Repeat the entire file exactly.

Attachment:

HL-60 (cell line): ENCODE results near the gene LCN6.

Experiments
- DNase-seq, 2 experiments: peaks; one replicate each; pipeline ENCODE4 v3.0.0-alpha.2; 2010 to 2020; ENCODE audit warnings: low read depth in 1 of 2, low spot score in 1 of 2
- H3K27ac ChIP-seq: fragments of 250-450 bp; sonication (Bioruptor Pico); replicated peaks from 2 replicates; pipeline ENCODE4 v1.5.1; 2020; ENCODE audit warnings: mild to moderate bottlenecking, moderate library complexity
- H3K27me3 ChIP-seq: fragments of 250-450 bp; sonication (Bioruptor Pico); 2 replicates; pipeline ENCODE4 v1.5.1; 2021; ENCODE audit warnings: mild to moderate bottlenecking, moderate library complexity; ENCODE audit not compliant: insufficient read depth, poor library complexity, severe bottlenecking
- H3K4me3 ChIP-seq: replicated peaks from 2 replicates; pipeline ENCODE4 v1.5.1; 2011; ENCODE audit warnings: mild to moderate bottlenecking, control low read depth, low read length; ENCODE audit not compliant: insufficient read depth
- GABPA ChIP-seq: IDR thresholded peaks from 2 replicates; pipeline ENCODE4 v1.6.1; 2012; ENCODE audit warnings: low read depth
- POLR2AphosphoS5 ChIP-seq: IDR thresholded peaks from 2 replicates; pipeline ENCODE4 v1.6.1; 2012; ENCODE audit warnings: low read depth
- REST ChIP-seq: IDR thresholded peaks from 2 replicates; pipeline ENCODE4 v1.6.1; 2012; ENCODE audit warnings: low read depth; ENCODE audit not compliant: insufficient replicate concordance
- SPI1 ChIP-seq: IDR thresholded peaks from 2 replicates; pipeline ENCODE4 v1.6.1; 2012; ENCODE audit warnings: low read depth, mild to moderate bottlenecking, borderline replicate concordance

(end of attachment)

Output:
HL-60 (cell line): ENCODE results near the gene LCN6.

Experiments
- DNase-seq, 2 experiments: peaks; one replicate each; pipeline ENCODE4 v3.0.0-alpha.2; 2010 to 2020; ENCODE audit warnings: low read depth in 1 of 2, low spot score in 1 of 2
- H3K27ac ChIP-seq: fragments of 250-450 bp; sonication (Bioruptor Pico); replicated peaks from 2 replicates; pipeline ENCODE4 v1.5.1; 2020; ENCODE audit warnings: mild to moderate bottlenecking, moderate library complexity
- H3K27me3 ChIP-seq: fragments of 250-450 bp; sonication (Bioruptor Pico); 2 replicates; pipeline ENCODE4 v1.5.1; 2021; ENCODE audit warnings: mild to moderate bottlenecking, moderate library complexity; ENCODE audit not compliant: insufficient read depth, poor library complexity, severe bottlenecking
- H3K4me3 ChIP-seq: replicated peaks from 2 replicates; pipeline ENCODE4 v1.5.1; 2011; ENCODE audit warnings: mild to moderate bottlenecking, control low read depth, low read length; ENCODE audit not compliant: insufficient read depth
- GABPA ChIP-seq: IDR thresholded peaks from 2 replicates; pipeline ENCODE4 v1.6.1; 2012; ENCODE audit warnings: low read depth
- POLR2AphosphoS5 ChIP-seq: IDR thresholded peaks from 2 replicates; pipeline ENCODE4 v1.6.1; 2012; ENCODE audit warnings: low read depth
- REST ChIP-seq: IDR thresholded peaks from 2 replicates; pipeline ENCODE4 v1.6.1; 2012; ENCODE audit warnings: low read depth; ENCODE audit not compliant: insufficient replicate concordance
- SPI1 ChIP-seq: IDR thresholded peaks from 2 replicates; pipeline ENCODE4 v1.6.1; 2012; ENCODE audit warnings: low read depth, mild to moderate bottlenecking, borderline replicate concordance